Simpler solutions

There are still services available to those who prefer to adopt a simpler and potentially lower cost solutions relying on telephone notification. These services can provide "live" recipients calls or answering machine bound messages with re-dial capabilities to deliver a notification message that can point to a web site or 800 number for information. Companies such as 911Broadcast.com and emergency-broadcasting.com, both Database Systems Corp. (DSC) companies, provide this type of service and are often used by public organizations.

Common pitfalls with emergency notification systems

There are however common pitfalls to many emergency notification systems that cannot be ignored.

  • Regardless as to what channel is being used for employee notification during a crisis, if the disaster recovery plan and contact information is not up to date, your notification system will be ineffective. This is why solutions that leverage a combination or voice, text and email notification have better chances of success than single notification methods such as traditional phone messages, because the odds of an employee changing all contact information are lower.
  • If the notification system is deployed within your organization rather than contracted as a service, some form of redundancy must be planned and built into the infrastructure supporting it. Imagine the impact of an emergency notification system, email server and BlackBerry server that were all deployed in a server room that has just been affected by disaster.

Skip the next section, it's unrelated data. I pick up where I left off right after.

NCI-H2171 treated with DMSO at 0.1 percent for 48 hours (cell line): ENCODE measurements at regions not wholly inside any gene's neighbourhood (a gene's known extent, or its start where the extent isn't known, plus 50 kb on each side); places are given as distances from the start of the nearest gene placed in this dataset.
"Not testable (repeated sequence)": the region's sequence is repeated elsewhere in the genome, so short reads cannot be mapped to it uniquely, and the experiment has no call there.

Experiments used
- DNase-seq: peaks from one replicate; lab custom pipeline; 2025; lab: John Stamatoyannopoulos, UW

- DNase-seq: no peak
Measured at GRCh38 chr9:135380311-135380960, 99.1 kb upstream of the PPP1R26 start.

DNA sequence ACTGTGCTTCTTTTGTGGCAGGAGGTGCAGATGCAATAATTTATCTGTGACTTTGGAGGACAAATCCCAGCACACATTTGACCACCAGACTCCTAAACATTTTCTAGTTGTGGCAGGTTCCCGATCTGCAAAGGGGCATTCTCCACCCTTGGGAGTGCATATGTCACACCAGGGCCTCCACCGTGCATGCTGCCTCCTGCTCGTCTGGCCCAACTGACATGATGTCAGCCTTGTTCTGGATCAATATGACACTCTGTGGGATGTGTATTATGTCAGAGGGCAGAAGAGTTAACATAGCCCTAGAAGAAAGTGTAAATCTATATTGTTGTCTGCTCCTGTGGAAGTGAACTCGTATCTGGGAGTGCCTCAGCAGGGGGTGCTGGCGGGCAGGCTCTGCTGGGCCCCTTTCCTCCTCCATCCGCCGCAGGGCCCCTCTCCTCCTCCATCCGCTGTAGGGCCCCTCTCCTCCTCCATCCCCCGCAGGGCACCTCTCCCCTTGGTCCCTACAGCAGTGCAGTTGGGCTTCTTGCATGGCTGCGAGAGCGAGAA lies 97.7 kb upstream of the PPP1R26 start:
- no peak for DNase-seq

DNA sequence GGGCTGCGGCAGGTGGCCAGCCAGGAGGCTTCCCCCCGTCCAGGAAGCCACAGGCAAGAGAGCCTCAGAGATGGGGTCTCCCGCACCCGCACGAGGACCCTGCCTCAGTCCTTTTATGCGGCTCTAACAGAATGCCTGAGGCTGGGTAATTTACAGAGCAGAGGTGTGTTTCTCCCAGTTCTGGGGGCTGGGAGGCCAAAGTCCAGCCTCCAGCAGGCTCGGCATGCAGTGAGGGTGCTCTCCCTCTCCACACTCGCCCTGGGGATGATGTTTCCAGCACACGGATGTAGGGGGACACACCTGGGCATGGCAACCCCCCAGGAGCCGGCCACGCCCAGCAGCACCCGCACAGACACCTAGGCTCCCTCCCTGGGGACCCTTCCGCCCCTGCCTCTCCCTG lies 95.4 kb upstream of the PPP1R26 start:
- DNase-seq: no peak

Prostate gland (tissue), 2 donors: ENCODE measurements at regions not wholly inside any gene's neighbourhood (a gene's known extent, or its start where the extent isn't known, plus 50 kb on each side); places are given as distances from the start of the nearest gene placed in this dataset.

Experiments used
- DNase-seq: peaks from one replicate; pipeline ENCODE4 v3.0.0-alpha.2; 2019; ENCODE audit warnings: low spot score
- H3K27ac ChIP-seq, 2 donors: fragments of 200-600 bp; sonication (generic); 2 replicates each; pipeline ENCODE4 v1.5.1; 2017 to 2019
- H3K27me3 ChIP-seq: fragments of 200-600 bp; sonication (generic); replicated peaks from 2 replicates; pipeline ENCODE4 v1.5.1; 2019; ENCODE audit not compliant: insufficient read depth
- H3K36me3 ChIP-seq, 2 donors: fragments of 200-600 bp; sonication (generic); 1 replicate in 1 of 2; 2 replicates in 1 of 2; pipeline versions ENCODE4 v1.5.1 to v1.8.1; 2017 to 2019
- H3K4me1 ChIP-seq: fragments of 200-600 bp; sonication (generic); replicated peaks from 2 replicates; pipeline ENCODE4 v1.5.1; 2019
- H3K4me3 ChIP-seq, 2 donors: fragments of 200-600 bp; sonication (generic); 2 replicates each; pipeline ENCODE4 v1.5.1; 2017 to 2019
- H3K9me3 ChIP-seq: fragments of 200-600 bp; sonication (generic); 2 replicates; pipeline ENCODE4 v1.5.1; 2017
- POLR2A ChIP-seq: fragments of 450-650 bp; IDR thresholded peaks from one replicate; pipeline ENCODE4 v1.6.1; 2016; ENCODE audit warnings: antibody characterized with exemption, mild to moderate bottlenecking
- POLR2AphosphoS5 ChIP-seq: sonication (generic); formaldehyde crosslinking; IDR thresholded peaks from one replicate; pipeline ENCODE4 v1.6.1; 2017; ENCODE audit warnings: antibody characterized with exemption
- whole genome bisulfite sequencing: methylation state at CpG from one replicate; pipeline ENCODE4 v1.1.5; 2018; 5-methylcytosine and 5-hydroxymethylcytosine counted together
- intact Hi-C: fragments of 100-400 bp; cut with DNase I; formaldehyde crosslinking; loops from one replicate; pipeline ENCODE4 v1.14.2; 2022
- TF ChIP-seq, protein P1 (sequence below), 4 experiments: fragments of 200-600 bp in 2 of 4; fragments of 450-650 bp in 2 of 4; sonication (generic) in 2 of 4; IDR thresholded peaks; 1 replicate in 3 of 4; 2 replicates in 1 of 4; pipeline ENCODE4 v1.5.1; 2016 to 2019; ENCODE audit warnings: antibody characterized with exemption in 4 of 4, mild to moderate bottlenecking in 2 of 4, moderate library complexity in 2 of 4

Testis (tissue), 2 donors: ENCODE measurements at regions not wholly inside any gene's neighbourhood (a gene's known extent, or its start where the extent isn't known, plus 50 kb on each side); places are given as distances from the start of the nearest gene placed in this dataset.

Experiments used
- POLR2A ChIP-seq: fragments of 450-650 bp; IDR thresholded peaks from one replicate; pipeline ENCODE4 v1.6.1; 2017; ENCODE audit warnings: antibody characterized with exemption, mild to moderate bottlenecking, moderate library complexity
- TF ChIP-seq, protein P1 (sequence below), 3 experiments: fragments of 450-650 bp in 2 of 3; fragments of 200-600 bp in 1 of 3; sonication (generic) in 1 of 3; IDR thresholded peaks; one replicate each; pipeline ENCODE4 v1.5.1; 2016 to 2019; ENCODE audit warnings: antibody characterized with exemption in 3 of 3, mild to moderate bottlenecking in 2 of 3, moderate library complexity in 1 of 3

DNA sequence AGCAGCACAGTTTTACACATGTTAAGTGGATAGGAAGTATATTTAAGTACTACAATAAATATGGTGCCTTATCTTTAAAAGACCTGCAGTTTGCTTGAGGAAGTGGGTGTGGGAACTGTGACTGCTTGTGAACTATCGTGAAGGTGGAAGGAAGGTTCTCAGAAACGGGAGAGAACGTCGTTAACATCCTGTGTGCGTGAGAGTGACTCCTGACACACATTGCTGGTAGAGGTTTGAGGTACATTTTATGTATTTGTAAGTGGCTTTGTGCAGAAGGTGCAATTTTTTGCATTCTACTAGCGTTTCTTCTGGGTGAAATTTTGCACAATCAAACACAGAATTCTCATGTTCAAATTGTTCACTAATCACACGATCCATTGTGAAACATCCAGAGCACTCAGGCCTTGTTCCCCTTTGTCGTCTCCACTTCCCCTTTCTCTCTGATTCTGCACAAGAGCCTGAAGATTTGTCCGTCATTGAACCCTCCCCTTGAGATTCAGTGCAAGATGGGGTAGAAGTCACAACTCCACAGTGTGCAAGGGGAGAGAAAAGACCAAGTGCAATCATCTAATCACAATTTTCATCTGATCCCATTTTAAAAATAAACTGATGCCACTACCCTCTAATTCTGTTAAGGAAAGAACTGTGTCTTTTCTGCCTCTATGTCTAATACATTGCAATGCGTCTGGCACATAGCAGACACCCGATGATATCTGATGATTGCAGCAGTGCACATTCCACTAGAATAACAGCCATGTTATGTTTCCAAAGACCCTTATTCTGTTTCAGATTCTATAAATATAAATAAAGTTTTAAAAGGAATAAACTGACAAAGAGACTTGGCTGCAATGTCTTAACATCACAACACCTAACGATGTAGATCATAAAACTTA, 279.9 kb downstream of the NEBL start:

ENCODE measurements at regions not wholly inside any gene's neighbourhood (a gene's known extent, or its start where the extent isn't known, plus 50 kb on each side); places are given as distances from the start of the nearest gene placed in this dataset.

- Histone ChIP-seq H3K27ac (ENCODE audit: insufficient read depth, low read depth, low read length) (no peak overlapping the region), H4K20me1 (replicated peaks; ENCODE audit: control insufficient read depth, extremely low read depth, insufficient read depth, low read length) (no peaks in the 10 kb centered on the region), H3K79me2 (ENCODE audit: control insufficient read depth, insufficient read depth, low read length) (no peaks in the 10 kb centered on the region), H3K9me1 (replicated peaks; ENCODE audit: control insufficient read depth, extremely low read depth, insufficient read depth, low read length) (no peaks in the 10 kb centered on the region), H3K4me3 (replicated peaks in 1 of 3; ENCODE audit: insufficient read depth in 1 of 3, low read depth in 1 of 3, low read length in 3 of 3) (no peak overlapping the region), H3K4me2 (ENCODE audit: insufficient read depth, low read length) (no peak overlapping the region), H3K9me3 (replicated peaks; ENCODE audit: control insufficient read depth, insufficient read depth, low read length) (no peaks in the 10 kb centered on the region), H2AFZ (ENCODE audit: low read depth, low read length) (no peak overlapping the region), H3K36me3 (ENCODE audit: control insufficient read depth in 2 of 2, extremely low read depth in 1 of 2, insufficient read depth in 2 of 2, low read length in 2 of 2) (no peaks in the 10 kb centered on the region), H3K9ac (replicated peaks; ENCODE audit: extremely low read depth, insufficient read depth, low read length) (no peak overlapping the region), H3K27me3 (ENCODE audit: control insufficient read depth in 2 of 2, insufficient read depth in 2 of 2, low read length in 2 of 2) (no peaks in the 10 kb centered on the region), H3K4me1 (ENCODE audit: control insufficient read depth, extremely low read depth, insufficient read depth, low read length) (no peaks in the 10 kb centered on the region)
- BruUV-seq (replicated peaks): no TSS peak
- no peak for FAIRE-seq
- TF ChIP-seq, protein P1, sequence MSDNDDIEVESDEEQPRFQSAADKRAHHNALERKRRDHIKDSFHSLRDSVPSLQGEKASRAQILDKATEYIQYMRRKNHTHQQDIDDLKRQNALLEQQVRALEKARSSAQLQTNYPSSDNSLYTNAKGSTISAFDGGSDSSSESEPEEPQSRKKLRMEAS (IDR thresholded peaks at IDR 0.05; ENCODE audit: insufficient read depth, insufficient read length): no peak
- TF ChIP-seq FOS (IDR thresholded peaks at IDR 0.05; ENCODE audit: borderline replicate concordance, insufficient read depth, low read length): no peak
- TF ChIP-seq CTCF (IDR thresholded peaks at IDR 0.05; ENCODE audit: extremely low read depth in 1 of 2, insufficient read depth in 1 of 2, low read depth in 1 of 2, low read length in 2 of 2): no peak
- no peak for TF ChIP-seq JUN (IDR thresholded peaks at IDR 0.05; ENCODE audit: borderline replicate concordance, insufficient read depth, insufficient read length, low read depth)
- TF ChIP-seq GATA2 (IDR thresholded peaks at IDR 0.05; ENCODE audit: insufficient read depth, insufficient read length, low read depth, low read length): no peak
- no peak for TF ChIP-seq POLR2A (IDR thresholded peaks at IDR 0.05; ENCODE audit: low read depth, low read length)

• It is possible for some network to become temporarily unavailable during a large scale disaster such as a hurricane due to damage to the network or simply traffic overload. Again, this is where systems using a combination of notification methods will likely offer a higher success rate.

New media

Corporate entities are warming up to the use of social networking technologies such as Facebook, Twitter or Linkedin for business purposes. While this type of communication platform may not necessarily be suitable for emergency notification in its current form; it will not be surprising to see those networks leveraged in the near future for customer notification and updates in the event of a crisis or disaster.

Overall, there is a wide array of emergency notification systems available to companies large and small that help you communicate effectively with your staff. You can opt to implement their own systems or outsource them to another company, but regardless of which way you choose, be wary of the pitfalls and setbacks that emergency notifications have, and always keep your contact information and business disaster recovery plans up to date.

About this author: Pierre Dorion is the data center practice director and a senior consultant with Long View Systems Inc. in Phoenix, Ariz., specializing in the areas of business continuity and DR planning services and corporate data protection.


 

This was first published in May 2010